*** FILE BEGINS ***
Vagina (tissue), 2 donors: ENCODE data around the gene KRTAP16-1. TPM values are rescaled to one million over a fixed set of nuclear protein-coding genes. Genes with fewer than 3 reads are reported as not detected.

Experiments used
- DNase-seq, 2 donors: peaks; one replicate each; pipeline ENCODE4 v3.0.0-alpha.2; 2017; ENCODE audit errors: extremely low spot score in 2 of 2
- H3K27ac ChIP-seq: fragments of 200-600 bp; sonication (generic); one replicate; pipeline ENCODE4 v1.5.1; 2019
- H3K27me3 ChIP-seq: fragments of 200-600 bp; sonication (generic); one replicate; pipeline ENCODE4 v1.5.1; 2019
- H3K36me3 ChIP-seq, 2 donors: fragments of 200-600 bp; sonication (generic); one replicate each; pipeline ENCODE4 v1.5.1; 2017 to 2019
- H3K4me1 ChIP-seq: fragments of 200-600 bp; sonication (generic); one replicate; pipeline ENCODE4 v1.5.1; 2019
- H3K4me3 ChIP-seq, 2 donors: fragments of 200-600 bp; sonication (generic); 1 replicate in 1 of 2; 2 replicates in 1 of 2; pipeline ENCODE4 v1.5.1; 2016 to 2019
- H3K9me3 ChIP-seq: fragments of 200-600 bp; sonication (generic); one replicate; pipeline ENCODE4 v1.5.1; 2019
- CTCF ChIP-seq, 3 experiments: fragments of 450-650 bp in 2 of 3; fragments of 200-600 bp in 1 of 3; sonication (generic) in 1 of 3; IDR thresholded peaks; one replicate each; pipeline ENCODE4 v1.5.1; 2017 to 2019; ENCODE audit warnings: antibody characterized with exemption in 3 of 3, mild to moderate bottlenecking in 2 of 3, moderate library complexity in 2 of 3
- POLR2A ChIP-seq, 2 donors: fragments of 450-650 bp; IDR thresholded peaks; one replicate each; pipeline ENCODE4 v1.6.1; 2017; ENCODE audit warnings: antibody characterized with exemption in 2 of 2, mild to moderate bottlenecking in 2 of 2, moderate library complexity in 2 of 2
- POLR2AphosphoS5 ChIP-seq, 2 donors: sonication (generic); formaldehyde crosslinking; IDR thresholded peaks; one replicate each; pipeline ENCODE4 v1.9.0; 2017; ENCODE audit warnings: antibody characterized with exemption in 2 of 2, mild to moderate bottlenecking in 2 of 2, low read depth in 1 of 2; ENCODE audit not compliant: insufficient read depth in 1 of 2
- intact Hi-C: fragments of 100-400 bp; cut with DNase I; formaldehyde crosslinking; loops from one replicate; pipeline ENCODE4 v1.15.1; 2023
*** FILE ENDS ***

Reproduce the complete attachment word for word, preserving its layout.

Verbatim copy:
Vagina (tissue), 2 donors: ENCODE data around the gene KRTAP16-1. TPM values are rescaled to one million over a fixed set of nuclear protein-coding genes. Genes with fewer than 3 reads are reported as not detected.

Experiments used
- DNase-seq, 2 donors: peaks; one replicate each; pipeline ENCODE4 v3.0.0-alpha.2; 2017; ENCODE audit errors: extremely low spot score in 2 of 2
- H3K27ac ChIP-seq: fragments of 200-600 bp; sonication (generic); one replicate; pipeline ENCODE4 v1.5.1; 2019
- H3K27me3 ChIP-seq: fragments of 200-600 bp; sonication (generic); one replicate; pipeline ENCODE4 v1.5.1; 2019
- H3K36me3 ChIP-seq, 2 donors: fragments of 200-600 bp; sonication (generic); one replicate each; pipeline ENCODE4 v1.5.1; 2017 to 2019
- H3K4me1 ChIP-seq: fragments of 200-600 bp; sonication (generic); one replicate; pipeline ENCODE4 v1.5.1; 2019
- H3K4me3 ChIP-seq, 2 donors: fragments of 200-600 bp; sonication (generic); 1 replicate in 1 of 2; 2 replicates in 1 of 2; pipeline ENCODE4 v1.5.1; 2016 to 2019
- H3K9me3 ChIP-seq: fragments of 200-600 bp; sonication (generic); one replicate; pipeline ENCODE4 v1.5.1; 2019
- CTCF ChIP-seq, 3 experiments: fragments of 450-650 bp in 2 of 3; fragments of 200-600 bp in 1 of 3; sonication (generic) in 1 of 3; IDR thresholded peaks; one replicate each; pipeline ENCODE4 v1.5.1; 2017 to 2019; ENCODE audit warnings: antibody characterized with exemption in 3 of 3, mild to moderate bottlenecking in 2 of 3, moderate library complexity in 2 of 3
- POLR2A ChIP-seq, 2 donors: fragments of 450-650 bp; IDR thresholded peaks; one replicate each; pipeline ENCODE4 v1.6.1; 2017; ENCODE audit warnings: antibody characterized with exemption in 2 of 2, mild to moderate bottlenecking in 2 of 2, moderate library complexity in 2 of 2
- POLR2AphosphoS5 ChIP-seq, 2 donors: sonication (generic); formaldehyde crosslinking; IDR thresholded peaks; one replicate each; pipeline ENCODE4 v1.9.0; 2017; ENCODE audit warnings: antibody characterized with exemption in 2 of 2, mild to moderate bottlenecking in 2 of 2, low read depth in 1 of 2; ENCODE audit not compliant: insufficient read depth in 1 of 2
- intact Hi-C: fragments of 100-400 bp; cut with DNase I; formaldehyde crosslinking; loops from one replicate; pipeline ENCODE4 v1.15.1; 2023